<%@LANGUAGE="JAVASCRIPT" CODEPAGE="1252"%> Trina L. Kessel

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2002 MTWCC 49

WCC No. 2002-0624





Respondent/Insurer for




Summary: Claimant who suffered an industrial injury but is ineligible for permanent partial disability benefits because she has no impairment requests benefits under section 39-72-405, MCA, of the Occupational Disease Act. Respondent moved for partial summary judgment since the section applies only to claimants suffering occupational diseases. Claimant argues, however, that under the Henry, Schmill, and Stavenjord decisions, the limitation of -405 benefits to OD claimants should be declared unconstitutional.

Held: Consideration of the constitutional issue is required in order to decide the motion for partial summary judgment. However, since claimant is also claiming to be temporary totally disabled and has not established as a matter of fact that she suffered a wage loss and otherwise meets the criteria for an award under section 39-72-405, MCA, consideration of the constitutional issue is premature and the motion for summary judgment must be denied without prejudice.


Constitutional Challenges: Non-constitutional Grounds For Decision. Where a case may be disposed of on non-constitutional grounds, the Court should not address a constitutional challenge. Thus, until the non-constitutional grounds are decided, consideration of the constitutional challenge is premature.

1 The petitioner (claimant) is seeking temporary total disability benefits on account of a work-related shoulder injury she suffered on October 23, 1999. In the alternative she seeks an award of benefits under section 39-72-405, MCA (1999), of the Occupational Disease Act, urging that despite a 0% impairment she is unable to return to her time-of-injury job and suffers a wage loss which would entitle her to an award under the section if it is applied to her.

2 Respondent moves for partial summary judgment with respect to the section 39-72-405, MCA, claim, arguing quite appropriately that the section does not apply to claimant since she suffered an injury, not an occupational disease. Citing Henry v. State Compensation Fund, 1999 MT 126, 294 Mont. 449, 982 P.2d 456, and this Court's decisions in Schmill v. Liberty Northwest Insurance Corp., 2001 MTWCC 36 and Stavenjord v. State Compensation Insurance Fund, 2001 MTWCC 25, claimant counters that a failure to allow her benefits under section 39-72-405, MCA, violates her constitutional rights. She notes, "While the WCA [Workers' Compensation Act] typically provides greater benefits than the ODA [Occupational Disease Act] with respect to wage loss, in this case, the converse is true."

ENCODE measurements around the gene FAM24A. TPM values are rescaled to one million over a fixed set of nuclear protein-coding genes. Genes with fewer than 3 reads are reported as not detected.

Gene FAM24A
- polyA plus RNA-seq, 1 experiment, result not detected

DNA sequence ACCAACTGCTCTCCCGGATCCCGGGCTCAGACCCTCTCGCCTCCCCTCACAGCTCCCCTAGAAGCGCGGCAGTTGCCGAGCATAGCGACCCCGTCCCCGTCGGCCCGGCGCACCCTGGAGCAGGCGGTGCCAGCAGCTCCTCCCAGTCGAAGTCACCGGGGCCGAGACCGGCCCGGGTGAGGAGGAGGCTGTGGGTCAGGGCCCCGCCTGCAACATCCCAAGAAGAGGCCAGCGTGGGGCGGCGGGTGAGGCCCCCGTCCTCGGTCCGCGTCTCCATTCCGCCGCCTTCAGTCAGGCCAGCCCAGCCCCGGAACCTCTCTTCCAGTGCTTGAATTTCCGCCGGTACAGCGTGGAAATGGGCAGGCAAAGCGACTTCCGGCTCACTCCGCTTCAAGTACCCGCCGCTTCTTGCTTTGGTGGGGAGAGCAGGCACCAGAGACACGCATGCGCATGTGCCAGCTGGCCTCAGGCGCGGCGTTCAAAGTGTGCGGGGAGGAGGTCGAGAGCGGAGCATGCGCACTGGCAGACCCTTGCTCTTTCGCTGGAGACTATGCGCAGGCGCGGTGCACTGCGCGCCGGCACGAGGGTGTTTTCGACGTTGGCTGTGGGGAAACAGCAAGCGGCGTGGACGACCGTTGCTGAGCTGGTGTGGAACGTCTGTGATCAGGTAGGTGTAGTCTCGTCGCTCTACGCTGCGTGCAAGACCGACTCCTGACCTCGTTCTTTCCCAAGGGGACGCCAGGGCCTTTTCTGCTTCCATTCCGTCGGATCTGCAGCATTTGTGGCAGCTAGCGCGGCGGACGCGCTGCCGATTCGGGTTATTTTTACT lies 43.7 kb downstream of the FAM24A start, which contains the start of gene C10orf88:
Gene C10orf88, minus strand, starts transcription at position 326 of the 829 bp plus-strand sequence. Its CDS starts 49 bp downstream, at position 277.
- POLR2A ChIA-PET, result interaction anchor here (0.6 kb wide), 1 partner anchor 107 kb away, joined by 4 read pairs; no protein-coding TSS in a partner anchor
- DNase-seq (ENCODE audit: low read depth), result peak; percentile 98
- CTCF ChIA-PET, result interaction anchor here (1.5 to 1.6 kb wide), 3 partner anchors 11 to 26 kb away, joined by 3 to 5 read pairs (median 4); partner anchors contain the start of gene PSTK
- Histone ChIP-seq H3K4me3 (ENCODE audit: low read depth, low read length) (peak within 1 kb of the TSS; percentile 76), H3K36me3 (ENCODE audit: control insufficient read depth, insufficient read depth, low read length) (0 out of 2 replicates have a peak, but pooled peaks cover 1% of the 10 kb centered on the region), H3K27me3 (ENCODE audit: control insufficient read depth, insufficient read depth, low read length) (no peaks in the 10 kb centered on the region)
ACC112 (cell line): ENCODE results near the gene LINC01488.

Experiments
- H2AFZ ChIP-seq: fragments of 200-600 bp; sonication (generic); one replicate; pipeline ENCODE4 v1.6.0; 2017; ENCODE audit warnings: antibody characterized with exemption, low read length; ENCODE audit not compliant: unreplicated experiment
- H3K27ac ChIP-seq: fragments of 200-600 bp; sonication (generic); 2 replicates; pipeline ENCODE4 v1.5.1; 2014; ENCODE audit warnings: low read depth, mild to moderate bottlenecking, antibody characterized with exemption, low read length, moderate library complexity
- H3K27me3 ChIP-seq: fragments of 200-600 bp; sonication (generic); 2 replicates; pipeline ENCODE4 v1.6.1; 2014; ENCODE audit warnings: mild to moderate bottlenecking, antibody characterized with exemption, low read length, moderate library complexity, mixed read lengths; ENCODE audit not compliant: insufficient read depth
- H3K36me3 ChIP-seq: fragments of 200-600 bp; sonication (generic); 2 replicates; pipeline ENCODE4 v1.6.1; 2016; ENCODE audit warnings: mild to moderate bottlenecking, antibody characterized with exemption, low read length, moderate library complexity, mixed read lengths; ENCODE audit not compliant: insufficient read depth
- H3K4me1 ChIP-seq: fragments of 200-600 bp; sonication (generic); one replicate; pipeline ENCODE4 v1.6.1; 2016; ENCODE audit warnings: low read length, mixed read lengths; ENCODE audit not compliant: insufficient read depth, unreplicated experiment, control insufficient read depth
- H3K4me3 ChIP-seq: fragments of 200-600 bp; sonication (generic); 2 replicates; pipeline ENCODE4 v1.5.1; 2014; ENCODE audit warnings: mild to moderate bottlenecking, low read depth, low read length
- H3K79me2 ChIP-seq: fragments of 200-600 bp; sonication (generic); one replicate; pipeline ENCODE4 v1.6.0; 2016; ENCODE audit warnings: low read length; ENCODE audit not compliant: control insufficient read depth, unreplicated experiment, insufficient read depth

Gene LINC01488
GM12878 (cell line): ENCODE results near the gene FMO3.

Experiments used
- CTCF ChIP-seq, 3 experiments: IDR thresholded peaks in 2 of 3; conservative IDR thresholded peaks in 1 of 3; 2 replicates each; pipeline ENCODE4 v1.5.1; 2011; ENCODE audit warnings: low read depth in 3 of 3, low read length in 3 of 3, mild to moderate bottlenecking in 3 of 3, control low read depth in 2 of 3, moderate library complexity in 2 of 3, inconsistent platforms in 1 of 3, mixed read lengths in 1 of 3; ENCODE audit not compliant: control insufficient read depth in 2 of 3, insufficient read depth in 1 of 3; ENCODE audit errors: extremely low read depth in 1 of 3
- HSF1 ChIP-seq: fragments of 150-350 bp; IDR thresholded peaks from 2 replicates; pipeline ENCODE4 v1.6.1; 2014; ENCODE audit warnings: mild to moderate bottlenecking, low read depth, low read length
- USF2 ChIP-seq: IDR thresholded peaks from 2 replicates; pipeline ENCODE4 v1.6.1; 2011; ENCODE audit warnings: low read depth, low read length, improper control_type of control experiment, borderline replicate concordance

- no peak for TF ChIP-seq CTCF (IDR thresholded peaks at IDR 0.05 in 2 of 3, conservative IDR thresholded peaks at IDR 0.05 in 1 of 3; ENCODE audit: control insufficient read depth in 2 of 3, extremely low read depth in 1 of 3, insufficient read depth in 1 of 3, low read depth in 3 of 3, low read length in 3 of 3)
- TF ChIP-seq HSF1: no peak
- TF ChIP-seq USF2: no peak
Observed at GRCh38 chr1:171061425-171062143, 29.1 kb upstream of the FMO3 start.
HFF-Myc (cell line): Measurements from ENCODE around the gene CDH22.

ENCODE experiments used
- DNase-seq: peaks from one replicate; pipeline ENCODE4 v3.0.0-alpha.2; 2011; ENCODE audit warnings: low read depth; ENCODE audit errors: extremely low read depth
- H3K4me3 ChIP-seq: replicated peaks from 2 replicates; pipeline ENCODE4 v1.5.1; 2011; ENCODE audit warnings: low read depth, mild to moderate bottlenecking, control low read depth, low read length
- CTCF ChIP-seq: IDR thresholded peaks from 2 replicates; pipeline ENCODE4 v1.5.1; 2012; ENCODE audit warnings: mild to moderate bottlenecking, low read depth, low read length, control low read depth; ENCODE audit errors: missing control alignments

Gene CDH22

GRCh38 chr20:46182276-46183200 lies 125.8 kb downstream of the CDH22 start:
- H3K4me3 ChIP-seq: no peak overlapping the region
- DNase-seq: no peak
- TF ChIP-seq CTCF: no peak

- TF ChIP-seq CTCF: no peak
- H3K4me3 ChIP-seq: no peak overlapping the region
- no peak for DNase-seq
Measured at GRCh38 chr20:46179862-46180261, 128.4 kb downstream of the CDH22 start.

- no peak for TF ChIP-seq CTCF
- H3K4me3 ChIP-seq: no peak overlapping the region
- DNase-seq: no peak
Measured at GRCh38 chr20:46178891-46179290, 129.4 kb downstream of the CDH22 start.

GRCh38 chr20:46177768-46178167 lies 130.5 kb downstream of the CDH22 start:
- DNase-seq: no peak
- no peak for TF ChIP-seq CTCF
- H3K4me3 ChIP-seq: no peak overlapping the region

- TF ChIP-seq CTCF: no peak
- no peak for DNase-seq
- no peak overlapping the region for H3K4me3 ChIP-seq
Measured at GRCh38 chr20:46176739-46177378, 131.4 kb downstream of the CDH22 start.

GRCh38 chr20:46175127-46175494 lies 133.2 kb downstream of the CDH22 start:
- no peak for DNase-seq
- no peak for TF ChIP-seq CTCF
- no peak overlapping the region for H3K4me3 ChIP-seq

3 The Court cannot grant partial summary judgment unless it addresses the constitutional challenge. However, it is not at all clear that the constitutional issue will ever have to be addressed. Initially, the claimant is seeking temporary total disability benefits. If her request is granted, her entitlement, if any, under section 39-72-405, MCA, is premature. Further, under section 39-72-405, MCA, she must establish a wage loss and meet other criteria, which she has not done as of this time. The section provides:

39-72-405. General limitations on payment of compensation. When an employee has an occupational disease incurred in and caused by the employment that is not yet disabling and is discharged or transferred from the employment in which the employee is engaged or when the employee ceases employment and it is medically inadvisable for the employee on account of a nondisabling occupational disease to continue in employment and the employee suffers wage loss by reason of the discharge, transfer, or cessation, compensation may be paid, not exceeding $10,000, by an agreement between the insurer and the claimant. If the parties fail to reach an agreement, the mediation procedures in Title 39, chapter 71, part 24, must be followed.

4 In Weatherwax v. State Compensation Insurance Fund, 1999 MTWCC 68, I declined to rule on a summary judgment motion challenging the constitutionality of denying permanent partial disability benefits to a claimant suffering from an occupational disease because the claimant had failed to establish that he was otherwise entitled to permanent partial disability benefits. I noted the rule that a court should not rule on a constitutional challenge where the case can be decided without reaching that issue. In re Gildersleeve, 283 Mont. 479, 485, 942 P.2d 705, 709 (1997). Lacking a determination regarding temporary total disability and proof that claimant meets the criteria for an award under section 39-72-405, MCA, other than the requirement that she suffer from an occupational disease, consideration of the constitutional issue raised in this case is premature.


5 Therefore, the motion for partial summary judgment is denied as premature and without prejudice.

DATED in Helena, Montana, this 17th day of October, 2002.



c: Mr. William Dean Blackaby
Mr. Larry W. Jones
Submitted: October 7, 2002

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